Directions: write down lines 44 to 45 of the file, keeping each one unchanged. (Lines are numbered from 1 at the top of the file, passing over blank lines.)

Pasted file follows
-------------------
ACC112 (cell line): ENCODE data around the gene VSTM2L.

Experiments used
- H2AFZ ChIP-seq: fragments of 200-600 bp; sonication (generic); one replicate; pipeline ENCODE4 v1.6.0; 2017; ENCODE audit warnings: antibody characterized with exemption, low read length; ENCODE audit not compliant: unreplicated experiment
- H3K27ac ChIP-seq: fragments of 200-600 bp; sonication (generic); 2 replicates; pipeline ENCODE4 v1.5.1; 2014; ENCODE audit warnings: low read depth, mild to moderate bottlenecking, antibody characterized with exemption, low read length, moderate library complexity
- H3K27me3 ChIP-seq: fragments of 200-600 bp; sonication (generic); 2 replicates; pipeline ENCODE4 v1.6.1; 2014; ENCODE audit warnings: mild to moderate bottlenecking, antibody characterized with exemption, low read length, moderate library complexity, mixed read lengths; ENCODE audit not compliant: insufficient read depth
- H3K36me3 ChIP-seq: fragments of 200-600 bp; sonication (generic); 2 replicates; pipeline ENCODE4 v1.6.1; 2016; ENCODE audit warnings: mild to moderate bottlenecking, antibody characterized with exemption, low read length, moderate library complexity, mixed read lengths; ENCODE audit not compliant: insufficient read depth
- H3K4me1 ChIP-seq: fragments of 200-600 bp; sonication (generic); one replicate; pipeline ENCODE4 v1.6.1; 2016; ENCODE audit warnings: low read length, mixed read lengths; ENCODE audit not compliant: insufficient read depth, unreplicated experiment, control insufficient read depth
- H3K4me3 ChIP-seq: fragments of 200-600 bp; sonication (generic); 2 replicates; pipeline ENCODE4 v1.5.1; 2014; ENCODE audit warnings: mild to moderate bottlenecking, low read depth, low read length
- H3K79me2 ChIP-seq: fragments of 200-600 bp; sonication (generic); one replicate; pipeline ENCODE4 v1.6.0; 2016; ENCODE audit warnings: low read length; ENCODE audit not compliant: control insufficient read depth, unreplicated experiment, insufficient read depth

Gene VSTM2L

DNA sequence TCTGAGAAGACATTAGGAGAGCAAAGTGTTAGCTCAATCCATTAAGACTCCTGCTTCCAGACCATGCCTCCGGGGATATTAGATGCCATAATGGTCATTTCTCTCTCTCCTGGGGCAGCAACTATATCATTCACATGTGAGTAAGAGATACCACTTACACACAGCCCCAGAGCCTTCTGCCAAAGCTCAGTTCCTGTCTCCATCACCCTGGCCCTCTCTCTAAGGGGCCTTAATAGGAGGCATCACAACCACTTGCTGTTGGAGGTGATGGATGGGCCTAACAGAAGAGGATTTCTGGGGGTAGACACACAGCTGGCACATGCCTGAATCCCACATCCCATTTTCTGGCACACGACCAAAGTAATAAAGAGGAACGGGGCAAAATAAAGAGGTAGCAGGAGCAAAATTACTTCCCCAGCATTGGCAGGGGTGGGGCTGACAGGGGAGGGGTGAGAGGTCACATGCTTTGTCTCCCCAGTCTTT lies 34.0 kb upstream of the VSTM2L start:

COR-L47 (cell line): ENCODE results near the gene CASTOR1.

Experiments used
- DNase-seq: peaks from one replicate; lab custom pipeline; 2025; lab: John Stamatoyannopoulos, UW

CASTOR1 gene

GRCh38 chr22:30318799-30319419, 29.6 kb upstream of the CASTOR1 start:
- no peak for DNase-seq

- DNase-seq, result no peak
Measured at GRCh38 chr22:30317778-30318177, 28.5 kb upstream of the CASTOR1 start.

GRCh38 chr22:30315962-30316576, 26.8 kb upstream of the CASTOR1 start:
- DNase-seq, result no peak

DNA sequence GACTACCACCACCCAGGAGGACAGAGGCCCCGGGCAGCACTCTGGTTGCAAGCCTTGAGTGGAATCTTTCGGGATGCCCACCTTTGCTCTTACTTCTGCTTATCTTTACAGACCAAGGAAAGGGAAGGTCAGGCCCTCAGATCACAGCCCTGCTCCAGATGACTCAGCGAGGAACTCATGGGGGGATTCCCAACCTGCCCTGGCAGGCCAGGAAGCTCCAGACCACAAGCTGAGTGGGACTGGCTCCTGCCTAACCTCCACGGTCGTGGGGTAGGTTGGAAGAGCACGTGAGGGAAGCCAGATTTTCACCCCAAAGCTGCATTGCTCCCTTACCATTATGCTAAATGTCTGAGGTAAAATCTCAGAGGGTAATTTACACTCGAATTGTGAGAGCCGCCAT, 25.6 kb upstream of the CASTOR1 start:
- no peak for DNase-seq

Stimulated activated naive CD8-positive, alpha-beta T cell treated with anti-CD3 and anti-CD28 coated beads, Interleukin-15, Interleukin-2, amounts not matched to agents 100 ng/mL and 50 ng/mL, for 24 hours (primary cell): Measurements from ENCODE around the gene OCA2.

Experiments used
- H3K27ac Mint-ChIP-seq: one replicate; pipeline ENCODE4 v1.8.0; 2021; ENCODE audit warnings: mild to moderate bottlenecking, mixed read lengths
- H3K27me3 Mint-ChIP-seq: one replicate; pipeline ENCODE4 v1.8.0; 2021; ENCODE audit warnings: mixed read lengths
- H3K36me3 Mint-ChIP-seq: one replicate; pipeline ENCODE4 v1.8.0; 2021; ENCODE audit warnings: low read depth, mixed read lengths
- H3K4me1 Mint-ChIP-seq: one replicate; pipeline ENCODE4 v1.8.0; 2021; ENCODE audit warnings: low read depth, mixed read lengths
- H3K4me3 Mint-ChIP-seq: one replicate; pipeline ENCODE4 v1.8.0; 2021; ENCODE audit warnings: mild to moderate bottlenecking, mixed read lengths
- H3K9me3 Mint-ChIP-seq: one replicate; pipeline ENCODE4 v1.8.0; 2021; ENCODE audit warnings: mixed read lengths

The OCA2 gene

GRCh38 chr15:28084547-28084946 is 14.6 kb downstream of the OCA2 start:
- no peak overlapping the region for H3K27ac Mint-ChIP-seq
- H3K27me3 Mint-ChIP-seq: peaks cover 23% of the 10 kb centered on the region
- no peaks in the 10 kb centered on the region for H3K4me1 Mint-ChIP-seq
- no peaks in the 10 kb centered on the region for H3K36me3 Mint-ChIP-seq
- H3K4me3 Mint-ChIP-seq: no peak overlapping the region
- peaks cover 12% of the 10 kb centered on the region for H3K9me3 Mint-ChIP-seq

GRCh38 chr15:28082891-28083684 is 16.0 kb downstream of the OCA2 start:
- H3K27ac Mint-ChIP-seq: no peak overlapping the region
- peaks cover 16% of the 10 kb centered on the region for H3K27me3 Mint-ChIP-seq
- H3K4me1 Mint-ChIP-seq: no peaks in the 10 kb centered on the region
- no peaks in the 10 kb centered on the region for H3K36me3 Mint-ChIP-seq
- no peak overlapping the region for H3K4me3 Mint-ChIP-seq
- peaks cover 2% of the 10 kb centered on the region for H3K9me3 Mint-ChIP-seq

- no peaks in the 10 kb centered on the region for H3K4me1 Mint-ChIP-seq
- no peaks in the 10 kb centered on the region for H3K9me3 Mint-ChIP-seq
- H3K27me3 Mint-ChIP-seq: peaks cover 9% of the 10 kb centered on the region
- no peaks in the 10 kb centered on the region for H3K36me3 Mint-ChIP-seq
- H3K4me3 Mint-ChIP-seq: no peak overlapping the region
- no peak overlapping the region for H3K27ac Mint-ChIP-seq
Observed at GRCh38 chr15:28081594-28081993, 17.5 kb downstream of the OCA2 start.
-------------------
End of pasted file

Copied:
- no peaks in the 10 kb centered on the region for H3K36me3 Mint-ChIP-seq
- no peak overlapping the region for H3K4me3 Mint-ChIP-seq